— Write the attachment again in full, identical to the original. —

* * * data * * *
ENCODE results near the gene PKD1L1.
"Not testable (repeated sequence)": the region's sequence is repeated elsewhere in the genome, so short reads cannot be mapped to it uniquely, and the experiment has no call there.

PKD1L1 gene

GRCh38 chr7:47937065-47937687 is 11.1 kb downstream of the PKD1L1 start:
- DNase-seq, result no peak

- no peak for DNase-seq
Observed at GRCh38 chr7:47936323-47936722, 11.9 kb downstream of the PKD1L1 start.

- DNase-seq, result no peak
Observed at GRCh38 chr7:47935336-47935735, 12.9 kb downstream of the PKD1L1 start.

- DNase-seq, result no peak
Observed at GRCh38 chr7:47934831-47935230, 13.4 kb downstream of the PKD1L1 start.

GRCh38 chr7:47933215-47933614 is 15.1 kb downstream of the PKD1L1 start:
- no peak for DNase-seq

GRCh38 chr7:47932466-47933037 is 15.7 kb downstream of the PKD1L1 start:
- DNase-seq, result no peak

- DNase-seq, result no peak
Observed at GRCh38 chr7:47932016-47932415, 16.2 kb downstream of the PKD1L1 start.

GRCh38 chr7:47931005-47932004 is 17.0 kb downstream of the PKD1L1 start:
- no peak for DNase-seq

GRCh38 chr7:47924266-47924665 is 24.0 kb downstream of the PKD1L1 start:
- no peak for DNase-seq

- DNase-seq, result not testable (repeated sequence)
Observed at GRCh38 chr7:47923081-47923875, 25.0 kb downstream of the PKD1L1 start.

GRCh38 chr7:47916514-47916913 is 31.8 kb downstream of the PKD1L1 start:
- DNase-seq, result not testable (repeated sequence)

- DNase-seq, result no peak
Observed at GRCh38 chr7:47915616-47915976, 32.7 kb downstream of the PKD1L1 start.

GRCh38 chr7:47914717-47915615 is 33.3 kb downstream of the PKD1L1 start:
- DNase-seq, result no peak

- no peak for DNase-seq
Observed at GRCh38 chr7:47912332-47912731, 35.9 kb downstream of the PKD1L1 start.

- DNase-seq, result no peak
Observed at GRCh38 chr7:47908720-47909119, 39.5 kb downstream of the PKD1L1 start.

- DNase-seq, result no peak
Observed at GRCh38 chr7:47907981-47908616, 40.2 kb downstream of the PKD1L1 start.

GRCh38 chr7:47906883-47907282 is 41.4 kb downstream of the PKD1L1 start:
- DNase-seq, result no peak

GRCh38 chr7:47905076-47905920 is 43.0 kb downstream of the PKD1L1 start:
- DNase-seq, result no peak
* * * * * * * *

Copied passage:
ENCODE results near the gene PKD1L1.
"Not testable (repeated sequence)": the region's sequence is repeated elsewhere in the genome, so short reads cannot be mapped to it uniquely, and the experiment has no call there.

PKD1L1 gene

GRCh38 chr7:47937065-47937687 is 11.1 kb downstream of the PKD1L1 start:
- DNase-seq, result no peak

- no peak for DNase-seq
Observed at GRCh38 chr7:47936323-47936722, 11.9 kb downstream of the PKD1L1 start.

- DNase-seq, result no peak
Observed at GRCh38 chr7:47935336-47935735, 12.9 kb downstream of the PKD1L1 start.

- DNase-seq, result no peak
Observed at GRCh38 chr7:47934831-47935230, 13.4 kb downstream of the PKD1L1 start.

GRCh38 chr7:47933215-47933614 is 15.1 kb downstream of the PKD1L1 start:
- no peak for DNase-seq

GRCh38 chr7:47932466-47933037 is 15.7 kb downstream of the PKD1L1 start:
- DNase-seq, result no peak

- DNase-seq, result no peak
Observed at GRCh38 chr7:47932016-47932415, 16.2 kb downstream of the PKD1L1 start.

GRCh38 chr7:47931005-47932004 is 17.0 kb downstream of the PKD1L1 start:
- no peak for DNase-seq

GRCh38 chr7:47924266-47924665 is 24.0 kb downstream of the PKD1L1 start:
- no peak for DNase-seq

- DNase-seq, result not testable (repeated sequence)
Observed at GRCh38 chr7:47923081-47923875, 25.0 kb downstream of the PKD1L1 start.

GRCh38 chr7:47916514-47916913 is 31.8 kb downstream of the PKD1L1 start:
- DNase-seq, result not testable (repeated sequence)

- DNase-seq, result no peak
Observed at GRCh38 chr7:47915616-47915976, 32.7 kb downstream of the PKD1L1 start.

GRCh38 chr7:47914717-47915615 is 33.3 kb downstream of the PKD1L1 start:
- DNase-seq, result no peak

- no peak for DNase-seq
Observed at GRCh38 chr7:47912332-47912731, 35.9 kb downstream of the PKD1L1 start.

- DNase-seq, result no peak
Observed at GRCh38 chr7:47908720-47909119, 39.5 kb downstream of the PKD1L1 start.

- DNase-seq, result no peak
Observed at GRCh38 chr7:47907981-47908616, 40.2 kb downstream of the PKD1L1 start.

GRCh38 chr7:47906883-47907282 is 41.4 kb downstream of the PKD1L1 start:
- DNase-seq, result no peak

GRCh38 chr7:47905076-47905920 is 43.0 kb downstream of the PKD1L1 start:
- DNase-seq, result no peak